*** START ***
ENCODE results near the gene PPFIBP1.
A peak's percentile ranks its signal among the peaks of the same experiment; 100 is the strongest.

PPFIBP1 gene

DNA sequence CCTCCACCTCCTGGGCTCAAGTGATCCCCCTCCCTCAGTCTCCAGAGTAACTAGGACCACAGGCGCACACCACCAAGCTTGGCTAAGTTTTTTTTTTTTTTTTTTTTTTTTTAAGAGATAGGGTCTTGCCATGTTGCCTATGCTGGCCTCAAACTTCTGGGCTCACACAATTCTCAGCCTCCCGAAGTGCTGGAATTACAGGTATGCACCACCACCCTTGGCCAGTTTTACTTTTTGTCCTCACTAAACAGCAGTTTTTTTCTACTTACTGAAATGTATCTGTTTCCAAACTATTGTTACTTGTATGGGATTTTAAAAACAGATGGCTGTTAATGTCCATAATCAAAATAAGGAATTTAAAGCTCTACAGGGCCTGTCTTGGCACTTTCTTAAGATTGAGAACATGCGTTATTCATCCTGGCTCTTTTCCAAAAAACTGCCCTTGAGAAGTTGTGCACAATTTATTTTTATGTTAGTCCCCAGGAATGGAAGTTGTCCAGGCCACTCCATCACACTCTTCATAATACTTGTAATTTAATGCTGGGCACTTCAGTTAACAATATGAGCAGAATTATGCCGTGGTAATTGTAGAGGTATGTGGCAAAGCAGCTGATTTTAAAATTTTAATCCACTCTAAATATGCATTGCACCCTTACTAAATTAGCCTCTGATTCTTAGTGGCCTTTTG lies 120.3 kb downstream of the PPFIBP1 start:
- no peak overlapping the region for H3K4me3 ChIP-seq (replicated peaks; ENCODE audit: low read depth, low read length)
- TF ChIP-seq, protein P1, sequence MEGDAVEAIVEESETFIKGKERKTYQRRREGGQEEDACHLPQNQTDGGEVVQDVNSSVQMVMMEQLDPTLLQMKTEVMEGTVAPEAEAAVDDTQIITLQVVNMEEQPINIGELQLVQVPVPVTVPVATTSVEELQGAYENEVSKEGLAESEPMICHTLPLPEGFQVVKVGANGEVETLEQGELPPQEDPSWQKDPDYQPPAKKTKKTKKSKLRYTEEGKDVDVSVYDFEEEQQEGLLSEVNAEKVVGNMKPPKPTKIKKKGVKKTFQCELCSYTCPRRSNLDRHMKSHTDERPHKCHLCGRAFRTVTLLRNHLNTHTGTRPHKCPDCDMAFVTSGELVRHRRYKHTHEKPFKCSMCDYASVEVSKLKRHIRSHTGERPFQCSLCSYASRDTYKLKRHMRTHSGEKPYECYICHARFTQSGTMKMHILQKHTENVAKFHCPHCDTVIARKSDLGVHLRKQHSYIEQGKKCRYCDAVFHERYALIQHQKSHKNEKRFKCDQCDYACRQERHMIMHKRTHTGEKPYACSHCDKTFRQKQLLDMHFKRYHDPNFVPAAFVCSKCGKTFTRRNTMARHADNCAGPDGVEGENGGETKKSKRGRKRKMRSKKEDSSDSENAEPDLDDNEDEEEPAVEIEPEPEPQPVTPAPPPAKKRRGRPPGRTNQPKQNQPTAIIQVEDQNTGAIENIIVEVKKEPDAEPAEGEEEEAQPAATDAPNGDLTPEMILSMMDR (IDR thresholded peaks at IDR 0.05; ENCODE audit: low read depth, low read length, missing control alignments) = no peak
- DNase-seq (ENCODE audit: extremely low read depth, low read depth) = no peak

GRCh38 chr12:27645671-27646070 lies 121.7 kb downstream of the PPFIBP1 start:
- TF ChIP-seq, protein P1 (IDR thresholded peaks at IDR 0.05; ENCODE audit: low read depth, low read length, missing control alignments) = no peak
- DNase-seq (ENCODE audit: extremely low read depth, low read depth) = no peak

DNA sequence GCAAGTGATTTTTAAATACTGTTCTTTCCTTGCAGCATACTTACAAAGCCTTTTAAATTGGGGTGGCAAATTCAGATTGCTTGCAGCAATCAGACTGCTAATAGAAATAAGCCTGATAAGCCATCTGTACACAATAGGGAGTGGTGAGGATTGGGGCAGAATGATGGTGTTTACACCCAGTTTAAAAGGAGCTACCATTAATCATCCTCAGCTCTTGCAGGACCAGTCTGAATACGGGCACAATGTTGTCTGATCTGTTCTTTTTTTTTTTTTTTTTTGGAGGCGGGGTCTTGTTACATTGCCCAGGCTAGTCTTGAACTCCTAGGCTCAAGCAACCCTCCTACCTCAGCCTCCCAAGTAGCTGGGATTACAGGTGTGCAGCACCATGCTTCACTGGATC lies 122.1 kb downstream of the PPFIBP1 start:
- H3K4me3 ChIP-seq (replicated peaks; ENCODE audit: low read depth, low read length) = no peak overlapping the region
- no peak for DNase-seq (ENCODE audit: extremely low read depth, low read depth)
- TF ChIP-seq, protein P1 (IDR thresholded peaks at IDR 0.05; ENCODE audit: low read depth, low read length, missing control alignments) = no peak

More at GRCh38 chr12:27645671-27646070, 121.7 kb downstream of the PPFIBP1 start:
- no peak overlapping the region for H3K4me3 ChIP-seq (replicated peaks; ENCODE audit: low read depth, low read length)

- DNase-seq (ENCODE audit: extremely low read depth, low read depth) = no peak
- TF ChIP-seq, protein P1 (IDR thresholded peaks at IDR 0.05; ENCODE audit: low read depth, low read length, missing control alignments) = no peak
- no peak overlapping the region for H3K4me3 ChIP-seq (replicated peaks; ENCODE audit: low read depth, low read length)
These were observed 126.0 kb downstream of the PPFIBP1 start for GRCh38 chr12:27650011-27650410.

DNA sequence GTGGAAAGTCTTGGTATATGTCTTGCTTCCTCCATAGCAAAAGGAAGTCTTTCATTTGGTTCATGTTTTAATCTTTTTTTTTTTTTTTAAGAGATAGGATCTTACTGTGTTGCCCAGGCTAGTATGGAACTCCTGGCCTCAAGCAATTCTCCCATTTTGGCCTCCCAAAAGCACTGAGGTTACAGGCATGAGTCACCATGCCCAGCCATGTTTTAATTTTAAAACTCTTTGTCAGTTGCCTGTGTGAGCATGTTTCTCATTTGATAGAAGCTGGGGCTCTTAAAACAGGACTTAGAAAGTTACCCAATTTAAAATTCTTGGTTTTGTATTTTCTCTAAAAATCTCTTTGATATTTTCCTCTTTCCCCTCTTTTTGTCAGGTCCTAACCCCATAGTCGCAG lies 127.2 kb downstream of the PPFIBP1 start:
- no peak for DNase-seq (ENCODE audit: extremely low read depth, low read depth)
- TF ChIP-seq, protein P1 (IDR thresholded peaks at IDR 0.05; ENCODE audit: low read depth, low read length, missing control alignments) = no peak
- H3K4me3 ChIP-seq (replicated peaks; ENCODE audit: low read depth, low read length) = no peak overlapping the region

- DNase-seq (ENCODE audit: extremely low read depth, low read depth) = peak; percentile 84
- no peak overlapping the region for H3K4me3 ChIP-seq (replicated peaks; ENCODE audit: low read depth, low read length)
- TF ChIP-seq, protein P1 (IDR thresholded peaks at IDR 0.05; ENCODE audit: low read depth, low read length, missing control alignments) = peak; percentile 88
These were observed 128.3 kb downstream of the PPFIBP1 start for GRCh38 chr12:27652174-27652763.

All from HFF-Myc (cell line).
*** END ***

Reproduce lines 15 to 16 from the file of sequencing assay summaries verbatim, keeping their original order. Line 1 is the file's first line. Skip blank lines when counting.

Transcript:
More at GRCh38 chr12:27645671-27646070, 121.7 kb downstream of the PPFIBP1 start:
- no peak overlapping the region for H3K4me3 ChIP-seq (replicated peaks; ENCODE audit: low read depth, low read length)